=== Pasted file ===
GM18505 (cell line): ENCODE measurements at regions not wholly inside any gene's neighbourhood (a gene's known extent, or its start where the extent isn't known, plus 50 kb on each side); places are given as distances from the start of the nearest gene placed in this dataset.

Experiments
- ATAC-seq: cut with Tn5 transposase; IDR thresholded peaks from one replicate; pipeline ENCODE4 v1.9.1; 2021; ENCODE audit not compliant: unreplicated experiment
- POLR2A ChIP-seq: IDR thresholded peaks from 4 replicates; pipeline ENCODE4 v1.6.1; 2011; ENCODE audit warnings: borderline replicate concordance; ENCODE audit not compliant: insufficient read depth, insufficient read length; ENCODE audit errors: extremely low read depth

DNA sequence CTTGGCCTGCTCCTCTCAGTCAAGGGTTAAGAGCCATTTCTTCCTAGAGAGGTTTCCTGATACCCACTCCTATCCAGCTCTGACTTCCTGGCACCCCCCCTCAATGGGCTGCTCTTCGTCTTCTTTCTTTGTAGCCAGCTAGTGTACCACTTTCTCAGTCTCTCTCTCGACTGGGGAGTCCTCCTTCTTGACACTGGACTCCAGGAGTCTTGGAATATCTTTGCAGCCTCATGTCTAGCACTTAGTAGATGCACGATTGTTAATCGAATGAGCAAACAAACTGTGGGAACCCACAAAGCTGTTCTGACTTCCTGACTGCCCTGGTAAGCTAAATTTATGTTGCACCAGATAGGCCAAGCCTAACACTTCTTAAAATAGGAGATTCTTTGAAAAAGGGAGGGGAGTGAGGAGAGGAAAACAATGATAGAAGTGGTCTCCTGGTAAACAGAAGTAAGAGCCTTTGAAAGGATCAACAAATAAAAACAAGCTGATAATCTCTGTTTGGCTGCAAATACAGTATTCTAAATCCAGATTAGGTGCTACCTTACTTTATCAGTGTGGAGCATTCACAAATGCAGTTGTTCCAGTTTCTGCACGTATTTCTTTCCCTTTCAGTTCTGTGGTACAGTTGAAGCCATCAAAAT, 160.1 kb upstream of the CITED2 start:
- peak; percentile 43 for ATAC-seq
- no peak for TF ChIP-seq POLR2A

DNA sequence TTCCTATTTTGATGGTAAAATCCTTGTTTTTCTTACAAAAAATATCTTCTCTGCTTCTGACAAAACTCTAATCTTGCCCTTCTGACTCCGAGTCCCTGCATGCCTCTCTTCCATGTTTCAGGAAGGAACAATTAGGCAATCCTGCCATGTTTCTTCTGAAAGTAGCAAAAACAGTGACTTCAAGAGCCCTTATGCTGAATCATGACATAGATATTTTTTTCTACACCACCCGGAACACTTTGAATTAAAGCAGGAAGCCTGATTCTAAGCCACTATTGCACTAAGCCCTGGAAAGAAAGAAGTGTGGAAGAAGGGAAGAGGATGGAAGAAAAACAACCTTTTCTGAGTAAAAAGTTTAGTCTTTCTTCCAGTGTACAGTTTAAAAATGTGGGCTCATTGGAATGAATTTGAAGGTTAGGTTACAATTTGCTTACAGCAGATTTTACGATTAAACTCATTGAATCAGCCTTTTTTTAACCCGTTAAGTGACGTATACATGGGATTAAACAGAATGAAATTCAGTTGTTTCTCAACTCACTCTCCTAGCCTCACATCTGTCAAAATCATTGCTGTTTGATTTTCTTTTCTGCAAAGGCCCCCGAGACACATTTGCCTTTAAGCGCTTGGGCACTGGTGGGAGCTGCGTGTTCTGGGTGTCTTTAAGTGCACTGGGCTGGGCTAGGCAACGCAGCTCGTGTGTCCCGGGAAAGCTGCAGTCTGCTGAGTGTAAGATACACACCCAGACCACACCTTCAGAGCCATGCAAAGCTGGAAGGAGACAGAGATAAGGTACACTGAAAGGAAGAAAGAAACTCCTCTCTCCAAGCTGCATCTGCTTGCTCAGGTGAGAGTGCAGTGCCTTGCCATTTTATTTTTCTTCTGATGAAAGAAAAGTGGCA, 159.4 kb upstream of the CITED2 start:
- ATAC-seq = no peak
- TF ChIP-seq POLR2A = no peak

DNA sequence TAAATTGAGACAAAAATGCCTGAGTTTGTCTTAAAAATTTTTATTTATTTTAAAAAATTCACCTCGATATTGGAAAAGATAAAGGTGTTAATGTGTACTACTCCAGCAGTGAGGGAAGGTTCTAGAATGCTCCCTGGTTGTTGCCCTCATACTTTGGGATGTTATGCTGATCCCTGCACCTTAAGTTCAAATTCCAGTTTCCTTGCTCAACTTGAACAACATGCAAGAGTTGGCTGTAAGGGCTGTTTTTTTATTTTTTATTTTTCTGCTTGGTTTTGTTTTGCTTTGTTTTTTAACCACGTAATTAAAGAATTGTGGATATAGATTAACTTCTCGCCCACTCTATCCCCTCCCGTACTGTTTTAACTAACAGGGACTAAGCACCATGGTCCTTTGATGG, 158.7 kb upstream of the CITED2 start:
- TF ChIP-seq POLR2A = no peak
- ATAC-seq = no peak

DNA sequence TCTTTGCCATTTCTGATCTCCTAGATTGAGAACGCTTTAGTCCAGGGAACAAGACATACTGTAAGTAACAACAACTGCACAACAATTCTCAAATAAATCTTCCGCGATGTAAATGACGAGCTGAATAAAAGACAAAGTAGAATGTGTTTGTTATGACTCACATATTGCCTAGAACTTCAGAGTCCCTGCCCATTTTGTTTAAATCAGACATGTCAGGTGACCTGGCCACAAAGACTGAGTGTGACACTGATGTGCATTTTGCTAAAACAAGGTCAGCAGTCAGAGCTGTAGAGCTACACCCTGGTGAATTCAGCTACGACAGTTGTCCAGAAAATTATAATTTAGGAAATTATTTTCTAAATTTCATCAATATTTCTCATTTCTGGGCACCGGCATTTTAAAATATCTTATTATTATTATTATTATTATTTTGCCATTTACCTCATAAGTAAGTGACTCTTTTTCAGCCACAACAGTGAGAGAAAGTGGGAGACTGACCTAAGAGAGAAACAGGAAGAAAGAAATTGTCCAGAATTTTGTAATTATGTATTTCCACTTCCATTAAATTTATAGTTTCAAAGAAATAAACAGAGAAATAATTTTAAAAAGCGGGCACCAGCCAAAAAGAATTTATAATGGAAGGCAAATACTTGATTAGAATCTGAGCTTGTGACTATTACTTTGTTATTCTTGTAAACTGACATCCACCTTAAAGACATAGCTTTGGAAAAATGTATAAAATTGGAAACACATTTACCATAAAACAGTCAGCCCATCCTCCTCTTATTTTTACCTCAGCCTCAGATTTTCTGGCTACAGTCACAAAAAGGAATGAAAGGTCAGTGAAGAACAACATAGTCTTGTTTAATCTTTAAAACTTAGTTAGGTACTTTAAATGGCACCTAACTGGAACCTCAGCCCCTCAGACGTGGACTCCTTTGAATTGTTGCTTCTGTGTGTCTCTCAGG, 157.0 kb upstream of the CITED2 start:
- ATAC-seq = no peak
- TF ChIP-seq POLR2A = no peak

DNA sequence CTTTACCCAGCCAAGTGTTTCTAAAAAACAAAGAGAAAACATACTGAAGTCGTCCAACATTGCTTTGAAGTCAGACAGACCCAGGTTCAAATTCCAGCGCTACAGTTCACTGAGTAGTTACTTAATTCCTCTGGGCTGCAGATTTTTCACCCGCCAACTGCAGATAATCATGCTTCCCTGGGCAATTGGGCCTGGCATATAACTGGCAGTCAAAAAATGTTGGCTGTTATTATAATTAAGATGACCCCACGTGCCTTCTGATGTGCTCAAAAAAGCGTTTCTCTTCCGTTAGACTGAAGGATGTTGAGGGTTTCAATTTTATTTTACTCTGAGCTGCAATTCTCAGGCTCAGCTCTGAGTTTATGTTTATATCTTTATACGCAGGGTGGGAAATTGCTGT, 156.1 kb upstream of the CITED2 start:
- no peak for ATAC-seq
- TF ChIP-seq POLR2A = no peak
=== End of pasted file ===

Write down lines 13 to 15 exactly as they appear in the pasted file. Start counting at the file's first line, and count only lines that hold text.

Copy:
- ATAC-seq = no peak

DNA sequence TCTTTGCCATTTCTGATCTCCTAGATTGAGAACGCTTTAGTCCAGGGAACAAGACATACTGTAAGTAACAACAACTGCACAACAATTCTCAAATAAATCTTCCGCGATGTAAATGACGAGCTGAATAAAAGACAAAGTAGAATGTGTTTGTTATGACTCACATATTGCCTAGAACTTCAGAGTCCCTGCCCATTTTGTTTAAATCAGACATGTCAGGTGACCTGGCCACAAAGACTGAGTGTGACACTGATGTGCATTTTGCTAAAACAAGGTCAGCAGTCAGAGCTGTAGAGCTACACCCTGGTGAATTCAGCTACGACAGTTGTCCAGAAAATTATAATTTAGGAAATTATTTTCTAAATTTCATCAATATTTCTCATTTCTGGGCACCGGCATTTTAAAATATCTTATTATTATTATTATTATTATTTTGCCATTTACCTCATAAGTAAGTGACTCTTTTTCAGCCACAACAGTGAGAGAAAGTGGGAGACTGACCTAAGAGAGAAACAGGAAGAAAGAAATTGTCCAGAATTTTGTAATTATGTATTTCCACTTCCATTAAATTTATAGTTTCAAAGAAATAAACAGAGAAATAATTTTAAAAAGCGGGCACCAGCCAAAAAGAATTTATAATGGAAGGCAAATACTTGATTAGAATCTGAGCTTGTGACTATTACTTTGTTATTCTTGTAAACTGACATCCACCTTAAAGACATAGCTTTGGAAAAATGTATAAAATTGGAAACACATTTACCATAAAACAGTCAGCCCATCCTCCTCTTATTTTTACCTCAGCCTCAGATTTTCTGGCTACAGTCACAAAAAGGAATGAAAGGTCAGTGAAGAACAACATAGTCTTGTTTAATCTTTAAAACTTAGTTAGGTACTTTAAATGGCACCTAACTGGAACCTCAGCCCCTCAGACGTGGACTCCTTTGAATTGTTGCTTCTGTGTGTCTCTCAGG, 157.0 kb upstream of the CITED2 start:
- ATAC-seq = no peak